TTIP: Protect our privacy in EU-US trade deal or ELSE, snarl MEPs

Lawmakers rattle sabres, Commish doesn't blink, for now


MEPs have called on American and European negotiators to guarantee citizens’ right to privacy in an international trade deal.

Members of the European Parliament’s civil liberties committee said last week that an “unambiguous, horizontal, self-standing provision” in the Transatlantic Trade and Investment Partnership (TTIP) must be created to safeguard Europe’s data protection laws.

Although the ongoing negotiations on TTIP do not specifically deal with data protection, MEPs say that they “touch upon international data flows, while excluding privacy and data protection entirely.”

Ignoring data privacy has raised the ire of many in the civil liberties committee and they warned EU Commission negotiators to “keep in mind that Parliament's consent to the final TTIP agreement could be endangered as long as the blanket mass surveillance activities are not completely abandoned and an adequate solution is found for the data privacy rights of EU citizens.”

In other words, the EU Parliament could hold the Commission to ransom.

The Commission is currently discussing a so-called data protection “umbrella agreement” with the US as well as mulling a new data retention law. If the Commish wants MEPs to approve its TTIP position it will likely have to give ground in these areas.

Under EU law, personal data can only be transferred outside the EU if the receiving nation offers protections equal to EU data protection laws. As this is currently not the case with the United States, agreements such as Safe Harbor and TTIP take on greater significance.

“The most important decision of the Civil Liberties, Justice and Home Affairs Committee on TTIP is that the agreement needs to foresee a horizontal exception for EU data protection law,” said Green MEP Jan Philipp Albrecht. ®


Other stories you might like

  • Tim Hortons collected location data constantly, without consent, report finds
    Hortons hears a sue

    From May 2019 through August 2020, the mobile app published by multinational restaurant chain Tim Hortons surveilled customers constantly by gathering their location data without valid consent, according to a Canadian government investigation.

    In a report published Wednesday, Office of the Privacy Commissioner (OPC) of Canada and the privacy commissioners from three provinces – Alberta, British Columbia, and Quebec – presented the results of an inquiry that began shortly after the publication of a June 2020 National Post article.

    That article revealed the Tim Hortons app tracked location data every few minutes even when relegated to the background, and the report compiled by Canadian privacy officials confirmed as much.

    Continue reading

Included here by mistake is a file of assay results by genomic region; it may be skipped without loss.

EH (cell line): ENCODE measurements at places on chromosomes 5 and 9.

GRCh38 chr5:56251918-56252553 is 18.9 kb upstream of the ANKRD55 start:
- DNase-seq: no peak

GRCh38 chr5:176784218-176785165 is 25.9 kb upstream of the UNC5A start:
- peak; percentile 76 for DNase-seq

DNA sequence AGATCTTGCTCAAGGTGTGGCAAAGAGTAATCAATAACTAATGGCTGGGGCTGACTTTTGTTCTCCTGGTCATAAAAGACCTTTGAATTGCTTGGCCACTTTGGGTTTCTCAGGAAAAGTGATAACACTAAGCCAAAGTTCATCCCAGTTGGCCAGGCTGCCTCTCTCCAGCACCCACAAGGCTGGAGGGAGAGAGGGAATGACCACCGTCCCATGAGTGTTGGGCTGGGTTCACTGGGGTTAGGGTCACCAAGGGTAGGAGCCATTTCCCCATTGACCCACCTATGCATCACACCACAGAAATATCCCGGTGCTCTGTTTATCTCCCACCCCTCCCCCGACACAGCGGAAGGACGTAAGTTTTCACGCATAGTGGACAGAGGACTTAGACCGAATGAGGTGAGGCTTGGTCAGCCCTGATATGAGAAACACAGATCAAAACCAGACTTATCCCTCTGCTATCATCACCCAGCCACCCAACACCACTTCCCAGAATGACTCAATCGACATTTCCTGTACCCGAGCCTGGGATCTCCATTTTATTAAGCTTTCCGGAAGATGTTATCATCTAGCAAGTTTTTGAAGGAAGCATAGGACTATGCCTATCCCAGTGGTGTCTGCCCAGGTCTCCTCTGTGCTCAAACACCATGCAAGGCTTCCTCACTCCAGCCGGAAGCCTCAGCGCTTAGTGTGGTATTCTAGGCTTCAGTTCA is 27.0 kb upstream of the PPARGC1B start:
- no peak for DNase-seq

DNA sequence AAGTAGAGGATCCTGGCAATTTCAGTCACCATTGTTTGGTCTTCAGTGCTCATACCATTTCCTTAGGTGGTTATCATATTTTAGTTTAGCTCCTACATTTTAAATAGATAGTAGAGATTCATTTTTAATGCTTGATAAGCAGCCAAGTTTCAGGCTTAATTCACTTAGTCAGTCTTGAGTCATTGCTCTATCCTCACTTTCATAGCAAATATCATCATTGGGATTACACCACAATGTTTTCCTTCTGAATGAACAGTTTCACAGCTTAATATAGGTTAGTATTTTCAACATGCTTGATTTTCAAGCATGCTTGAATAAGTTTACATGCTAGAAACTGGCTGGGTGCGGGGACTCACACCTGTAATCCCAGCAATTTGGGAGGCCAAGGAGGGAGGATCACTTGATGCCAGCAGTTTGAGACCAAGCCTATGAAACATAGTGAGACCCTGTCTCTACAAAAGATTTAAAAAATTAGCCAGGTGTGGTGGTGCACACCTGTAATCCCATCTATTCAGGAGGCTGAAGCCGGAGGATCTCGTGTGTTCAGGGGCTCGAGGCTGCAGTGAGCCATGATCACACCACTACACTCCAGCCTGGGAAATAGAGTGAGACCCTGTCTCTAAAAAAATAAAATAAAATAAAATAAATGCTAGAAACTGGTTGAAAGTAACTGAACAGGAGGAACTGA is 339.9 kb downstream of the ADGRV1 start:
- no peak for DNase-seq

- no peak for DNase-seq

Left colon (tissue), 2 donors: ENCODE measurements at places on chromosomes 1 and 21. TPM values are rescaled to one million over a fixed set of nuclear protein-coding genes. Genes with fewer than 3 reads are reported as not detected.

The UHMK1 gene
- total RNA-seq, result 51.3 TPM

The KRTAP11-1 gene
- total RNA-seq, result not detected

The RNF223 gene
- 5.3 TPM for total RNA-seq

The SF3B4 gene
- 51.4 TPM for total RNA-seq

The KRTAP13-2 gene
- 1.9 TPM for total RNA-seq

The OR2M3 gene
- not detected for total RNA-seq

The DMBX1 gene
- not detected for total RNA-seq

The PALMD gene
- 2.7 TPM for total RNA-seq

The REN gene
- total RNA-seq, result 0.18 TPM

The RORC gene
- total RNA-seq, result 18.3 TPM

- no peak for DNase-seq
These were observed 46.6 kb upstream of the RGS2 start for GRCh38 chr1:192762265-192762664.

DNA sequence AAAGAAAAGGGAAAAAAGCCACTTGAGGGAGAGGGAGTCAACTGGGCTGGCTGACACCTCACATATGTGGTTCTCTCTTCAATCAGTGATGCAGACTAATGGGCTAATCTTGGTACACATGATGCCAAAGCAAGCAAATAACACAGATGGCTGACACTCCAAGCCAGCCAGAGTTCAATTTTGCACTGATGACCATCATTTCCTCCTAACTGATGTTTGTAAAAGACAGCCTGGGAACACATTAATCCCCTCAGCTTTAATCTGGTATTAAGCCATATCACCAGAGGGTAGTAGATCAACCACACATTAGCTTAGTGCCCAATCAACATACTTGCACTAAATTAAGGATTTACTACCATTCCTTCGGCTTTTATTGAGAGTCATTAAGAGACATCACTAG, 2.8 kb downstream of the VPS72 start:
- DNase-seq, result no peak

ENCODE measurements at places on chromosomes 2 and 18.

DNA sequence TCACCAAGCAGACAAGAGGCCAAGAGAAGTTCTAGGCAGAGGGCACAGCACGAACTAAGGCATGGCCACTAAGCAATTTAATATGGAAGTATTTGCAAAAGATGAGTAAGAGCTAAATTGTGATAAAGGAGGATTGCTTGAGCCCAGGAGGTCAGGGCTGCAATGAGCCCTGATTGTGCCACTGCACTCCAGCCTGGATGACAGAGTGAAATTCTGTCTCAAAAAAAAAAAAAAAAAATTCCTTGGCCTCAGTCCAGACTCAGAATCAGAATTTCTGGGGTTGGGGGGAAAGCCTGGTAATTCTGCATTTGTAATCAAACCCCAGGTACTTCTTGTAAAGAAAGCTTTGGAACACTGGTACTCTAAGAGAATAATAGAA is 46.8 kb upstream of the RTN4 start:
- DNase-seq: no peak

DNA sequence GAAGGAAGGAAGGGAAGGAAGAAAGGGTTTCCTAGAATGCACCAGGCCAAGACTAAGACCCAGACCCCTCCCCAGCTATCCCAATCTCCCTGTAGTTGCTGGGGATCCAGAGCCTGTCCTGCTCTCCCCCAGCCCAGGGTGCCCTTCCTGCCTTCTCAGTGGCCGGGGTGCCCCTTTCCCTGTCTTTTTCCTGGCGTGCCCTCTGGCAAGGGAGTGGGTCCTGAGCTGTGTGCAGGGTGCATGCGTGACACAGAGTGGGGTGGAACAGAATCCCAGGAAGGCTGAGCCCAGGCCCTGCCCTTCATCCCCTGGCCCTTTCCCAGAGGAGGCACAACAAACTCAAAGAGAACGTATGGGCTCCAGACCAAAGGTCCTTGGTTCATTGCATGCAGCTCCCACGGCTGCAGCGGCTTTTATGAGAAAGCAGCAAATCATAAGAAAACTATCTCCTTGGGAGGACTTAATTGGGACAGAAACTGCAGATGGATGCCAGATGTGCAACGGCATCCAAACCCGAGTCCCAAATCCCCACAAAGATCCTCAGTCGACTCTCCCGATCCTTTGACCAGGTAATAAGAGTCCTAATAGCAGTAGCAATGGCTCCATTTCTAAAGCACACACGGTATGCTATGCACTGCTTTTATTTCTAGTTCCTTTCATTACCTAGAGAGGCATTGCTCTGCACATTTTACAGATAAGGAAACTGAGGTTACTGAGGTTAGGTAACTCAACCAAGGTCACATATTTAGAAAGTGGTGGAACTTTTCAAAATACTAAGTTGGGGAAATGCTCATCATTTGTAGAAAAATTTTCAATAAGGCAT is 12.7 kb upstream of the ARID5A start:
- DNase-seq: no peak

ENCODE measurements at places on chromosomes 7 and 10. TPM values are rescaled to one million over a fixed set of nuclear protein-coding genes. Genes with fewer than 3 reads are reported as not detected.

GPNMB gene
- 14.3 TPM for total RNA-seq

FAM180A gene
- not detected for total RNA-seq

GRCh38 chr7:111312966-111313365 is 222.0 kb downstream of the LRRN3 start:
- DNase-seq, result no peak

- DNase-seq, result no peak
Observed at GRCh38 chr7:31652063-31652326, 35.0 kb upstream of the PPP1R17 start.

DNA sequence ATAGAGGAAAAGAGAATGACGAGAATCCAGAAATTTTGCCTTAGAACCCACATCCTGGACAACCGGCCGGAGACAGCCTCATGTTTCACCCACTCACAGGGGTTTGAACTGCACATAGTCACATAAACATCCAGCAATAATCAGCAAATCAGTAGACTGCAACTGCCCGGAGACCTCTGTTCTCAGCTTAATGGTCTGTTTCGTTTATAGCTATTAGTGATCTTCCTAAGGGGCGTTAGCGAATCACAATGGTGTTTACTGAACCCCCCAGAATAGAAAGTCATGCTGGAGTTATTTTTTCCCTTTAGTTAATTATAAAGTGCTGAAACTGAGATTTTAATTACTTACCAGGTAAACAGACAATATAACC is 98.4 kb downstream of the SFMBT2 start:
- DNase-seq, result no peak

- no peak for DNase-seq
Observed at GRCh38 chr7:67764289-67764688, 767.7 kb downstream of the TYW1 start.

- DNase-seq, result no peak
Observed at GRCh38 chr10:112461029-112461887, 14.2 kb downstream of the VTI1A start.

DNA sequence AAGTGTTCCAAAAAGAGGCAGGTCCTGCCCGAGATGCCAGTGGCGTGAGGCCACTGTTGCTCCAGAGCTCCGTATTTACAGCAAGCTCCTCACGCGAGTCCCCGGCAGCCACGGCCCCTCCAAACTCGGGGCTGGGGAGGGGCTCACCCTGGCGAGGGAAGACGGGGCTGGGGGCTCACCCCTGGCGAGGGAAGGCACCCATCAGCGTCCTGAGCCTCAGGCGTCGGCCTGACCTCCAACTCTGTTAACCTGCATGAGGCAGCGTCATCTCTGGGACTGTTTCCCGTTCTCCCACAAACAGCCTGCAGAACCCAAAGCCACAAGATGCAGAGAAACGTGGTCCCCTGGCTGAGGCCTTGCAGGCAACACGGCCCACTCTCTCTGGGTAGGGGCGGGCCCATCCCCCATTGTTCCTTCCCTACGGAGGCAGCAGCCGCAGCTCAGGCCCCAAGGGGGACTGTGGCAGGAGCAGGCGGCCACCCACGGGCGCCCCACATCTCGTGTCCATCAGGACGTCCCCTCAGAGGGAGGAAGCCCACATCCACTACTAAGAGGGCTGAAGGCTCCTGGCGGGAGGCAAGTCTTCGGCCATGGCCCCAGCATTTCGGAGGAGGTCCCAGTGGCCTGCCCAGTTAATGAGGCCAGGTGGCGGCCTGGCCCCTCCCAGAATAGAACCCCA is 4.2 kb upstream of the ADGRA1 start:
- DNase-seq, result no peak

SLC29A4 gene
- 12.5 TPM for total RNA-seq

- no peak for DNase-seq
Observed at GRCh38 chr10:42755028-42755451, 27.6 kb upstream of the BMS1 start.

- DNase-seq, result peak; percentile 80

• Behind Big Tech's big privacy heist: Deliberate obfuscation
    You opted out, but you didn't uncheck the box on page 24, so your data's ours...

    Opinion "We value your privacy," say the pop-ups. Better believe it. That privacy, or rather taking it away, is worth half a trillion dollars a year to big tech and the rest of the digital advertising industry. That's around a third of a percent of global GDP, give or take wars and plagues. 

    You might expect such riches to be jealously guarded. Look at what those who "value your privacy" are doing to stop laws protecting it, what happens when a good law  gets through, and what they try to do to close it down afterwards. 

    The best result for big tech is if laws are absent or useless. The latest survey of big tech lobbying in the US reveals a flotilla of nearly 500 salespeople/lawyers touring the US state legislatures, trying to either draw up tech friendly legislation to insert into privacy bills, water then down through persuasion, or just keep them off the books.

    Continue reading
  • Google has more reasons why it doesn't like antitrust law that affects Google
    It'll ruin Gmail, claims web ads giant

    Google has a fresh list of reasons why it opposes tech antitrust legislation making its way through Congress but, like others who've expressed discontent, the ad giant's complaints leave out mention of portions of the proposed law that address said gripes.

    The law bill in question is S.2992, the Senate version of the American Innovation and Choice Online Act (AICOA), which is closer than ever to getting votes in the House and Senate, which could see it advanced to President Biden's desk.

    AICOA prohibits tech companies above a certain size from favoring their own products and services over their competitors. It applies to businesses considered "critical trading partners," meaning the company controls access to a platform through which business users reach their customers. Google, Apple, Amazon, and Meta in one way or another seemingly fall under the scope of this US legislation. 

    Continue reading

Biting the hand that feeds IT © 1998–2022